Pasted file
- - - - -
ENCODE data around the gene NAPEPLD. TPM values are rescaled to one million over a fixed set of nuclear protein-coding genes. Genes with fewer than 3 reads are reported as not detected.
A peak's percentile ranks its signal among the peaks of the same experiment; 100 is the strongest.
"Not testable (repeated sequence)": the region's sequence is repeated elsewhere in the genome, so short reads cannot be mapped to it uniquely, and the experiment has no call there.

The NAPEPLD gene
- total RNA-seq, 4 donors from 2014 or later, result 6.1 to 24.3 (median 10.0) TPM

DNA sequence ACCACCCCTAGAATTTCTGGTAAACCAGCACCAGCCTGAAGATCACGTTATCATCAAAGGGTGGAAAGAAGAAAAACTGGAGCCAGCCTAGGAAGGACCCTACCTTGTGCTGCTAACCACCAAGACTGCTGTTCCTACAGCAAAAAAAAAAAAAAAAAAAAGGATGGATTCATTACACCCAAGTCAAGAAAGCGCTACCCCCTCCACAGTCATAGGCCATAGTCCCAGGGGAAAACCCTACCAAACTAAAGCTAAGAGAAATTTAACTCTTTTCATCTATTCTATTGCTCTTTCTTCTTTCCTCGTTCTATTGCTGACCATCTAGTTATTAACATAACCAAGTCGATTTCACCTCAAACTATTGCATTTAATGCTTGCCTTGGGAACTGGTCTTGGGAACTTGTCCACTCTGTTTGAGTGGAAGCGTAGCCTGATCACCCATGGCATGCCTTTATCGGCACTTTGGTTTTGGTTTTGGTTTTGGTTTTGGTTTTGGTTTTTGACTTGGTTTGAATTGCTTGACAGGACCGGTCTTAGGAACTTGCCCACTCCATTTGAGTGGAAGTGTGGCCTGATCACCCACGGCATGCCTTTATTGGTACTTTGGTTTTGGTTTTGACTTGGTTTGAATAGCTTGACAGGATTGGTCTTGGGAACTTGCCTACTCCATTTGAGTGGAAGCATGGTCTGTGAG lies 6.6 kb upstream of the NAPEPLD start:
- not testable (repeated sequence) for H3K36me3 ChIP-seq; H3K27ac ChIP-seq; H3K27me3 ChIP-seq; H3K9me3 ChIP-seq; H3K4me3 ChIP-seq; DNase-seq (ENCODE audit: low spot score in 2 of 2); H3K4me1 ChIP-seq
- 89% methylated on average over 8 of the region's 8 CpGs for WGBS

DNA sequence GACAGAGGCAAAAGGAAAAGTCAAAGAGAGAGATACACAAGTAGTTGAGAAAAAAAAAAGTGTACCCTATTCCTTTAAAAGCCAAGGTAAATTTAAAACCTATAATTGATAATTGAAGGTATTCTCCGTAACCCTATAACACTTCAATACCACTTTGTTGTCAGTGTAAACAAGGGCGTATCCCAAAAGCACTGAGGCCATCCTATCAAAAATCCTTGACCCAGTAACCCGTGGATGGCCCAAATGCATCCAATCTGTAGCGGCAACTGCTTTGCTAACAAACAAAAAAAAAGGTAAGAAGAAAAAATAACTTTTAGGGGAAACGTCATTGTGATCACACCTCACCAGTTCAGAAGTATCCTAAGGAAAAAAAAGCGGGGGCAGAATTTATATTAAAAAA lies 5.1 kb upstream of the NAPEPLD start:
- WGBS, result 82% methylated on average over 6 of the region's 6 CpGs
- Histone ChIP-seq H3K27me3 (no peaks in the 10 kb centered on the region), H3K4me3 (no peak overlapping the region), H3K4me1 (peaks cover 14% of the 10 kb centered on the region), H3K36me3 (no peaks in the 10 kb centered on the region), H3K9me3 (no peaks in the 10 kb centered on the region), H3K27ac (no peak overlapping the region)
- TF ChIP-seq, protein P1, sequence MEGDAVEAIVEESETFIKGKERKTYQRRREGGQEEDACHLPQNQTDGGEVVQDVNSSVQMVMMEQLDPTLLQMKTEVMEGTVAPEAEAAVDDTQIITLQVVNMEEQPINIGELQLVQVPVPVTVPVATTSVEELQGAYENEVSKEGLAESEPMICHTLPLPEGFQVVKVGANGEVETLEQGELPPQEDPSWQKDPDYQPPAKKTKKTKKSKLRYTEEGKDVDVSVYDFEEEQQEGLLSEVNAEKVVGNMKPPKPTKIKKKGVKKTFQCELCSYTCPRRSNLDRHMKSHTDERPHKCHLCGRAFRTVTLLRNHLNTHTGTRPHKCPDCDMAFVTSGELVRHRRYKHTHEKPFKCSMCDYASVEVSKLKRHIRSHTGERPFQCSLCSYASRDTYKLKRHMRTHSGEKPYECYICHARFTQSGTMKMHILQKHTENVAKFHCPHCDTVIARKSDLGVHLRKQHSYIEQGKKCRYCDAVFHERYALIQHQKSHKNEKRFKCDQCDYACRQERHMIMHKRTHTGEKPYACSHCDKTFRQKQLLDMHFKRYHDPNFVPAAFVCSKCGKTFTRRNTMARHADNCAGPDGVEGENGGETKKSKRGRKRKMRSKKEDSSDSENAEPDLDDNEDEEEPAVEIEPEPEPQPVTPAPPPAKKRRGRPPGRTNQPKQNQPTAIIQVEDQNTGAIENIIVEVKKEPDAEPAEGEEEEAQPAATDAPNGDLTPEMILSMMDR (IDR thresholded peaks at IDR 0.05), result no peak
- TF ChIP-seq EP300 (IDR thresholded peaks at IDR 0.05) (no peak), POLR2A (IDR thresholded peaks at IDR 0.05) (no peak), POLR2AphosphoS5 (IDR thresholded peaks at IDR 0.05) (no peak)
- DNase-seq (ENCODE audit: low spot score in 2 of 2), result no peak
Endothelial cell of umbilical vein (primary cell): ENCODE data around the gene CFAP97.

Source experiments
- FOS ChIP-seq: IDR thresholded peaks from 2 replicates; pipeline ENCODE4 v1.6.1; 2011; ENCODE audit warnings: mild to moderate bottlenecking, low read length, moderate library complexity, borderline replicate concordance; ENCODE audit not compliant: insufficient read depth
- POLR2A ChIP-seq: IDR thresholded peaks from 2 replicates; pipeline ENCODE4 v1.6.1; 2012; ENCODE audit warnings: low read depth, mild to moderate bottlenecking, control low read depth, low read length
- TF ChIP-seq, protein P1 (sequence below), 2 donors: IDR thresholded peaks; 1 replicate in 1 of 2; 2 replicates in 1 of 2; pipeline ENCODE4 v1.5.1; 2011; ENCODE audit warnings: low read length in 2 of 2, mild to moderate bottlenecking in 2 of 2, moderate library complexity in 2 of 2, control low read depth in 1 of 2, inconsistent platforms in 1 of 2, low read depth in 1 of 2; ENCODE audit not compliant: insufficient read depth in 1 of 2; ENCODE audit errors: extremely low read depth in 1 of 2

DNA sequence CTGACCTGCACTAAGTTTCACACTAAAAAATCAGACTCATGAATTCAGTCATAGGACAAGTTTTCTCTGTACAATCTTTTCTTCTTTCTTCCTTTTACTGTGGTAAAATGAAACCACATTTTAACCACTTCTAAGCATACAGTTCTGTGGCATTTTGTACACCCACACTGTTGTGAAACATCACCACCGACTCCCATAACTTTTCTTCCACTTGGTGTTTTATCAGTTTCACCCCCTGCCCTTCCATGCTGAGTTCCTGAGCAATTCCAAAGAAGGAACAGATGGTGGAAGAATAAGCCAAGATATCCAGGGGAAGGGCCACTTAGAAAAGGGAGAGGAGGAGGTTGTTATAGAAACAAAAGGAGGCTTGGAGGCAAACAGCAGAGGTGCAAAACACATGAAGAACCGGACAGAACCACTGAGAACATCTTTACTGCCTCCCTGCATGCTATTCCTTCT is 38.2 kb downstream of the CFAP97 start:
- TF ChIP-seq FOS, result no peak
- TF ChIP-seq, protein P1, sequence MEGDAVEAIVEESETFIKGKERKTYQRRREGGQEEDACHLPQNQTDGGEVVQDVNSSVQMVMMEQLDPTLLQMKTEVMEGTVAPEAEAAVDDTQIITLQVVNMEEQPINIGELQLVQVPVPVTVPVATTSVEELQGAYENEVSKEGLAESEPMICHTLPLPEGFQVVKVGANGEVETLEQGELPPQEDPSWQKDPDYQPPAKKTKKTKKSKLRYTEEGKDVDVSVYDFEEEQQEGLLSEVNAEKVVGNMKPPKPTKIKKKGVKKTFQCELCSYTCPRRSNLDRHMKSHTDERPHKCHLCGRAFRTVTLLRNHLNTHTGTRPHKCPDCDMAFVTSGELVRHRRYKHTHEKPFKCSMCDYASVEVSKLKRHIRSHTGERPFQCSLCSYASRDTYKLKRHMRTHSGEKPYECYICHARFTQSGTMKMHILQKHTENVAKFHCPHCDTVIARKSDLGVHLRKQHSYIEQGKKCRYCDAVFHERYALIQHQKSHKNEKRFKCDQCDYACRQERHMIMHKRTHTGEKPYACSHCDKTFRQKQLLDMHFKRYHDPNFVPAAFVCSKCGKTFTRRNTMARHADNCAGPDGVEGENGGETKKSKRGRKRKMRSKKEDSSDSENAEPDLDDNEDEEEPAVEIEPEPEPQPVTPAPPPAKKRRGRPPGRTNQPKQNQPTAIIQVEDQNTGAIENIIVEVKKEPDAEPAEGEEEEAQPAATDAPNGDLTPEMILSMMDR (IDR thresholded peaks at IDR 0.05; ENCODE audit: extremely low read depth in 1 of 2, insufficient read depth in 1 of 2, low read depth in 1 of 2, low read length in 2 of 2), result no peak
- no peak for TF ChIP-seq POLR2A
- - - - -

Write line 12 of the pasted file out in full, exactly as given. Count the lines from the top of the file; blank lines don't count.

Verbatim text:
- TF ChIP-seq, protein P1, sequence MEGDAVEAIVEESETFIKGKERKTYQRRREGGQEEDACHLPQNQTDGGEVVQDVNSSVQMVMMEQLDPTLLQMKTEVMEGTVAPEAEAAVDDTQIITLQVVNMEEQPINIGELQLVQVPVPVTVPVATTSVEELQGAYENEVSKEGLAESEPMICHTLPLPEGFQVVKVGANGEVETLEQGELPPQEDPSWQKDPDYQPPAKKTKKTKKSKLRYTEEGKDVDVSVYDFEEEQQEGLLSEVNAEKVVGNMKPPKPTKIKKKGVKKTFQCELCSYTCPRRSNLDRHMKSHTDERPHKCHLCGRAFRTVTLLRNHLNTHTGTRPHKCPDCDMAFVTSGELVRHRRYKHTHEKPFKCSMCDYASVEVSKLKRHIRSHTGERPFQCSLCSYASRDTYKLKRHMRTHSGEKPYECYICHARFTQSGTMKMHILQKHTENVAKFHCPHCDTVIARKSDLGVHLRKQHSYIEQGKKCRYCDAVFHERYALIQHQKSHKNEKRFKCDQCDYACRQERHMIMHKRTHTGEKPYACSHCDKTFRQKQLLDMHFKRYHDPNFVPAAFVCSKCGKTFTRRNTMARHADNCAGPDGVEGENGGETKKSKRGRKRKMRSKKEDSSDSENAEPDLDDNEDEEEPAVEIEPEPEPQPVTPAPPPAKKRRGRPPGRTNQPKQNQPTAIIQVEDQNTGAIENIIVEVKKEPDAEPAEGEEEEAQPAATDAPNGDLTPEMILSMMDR (IDR thresholded peaks at IDR 0.05), result no peak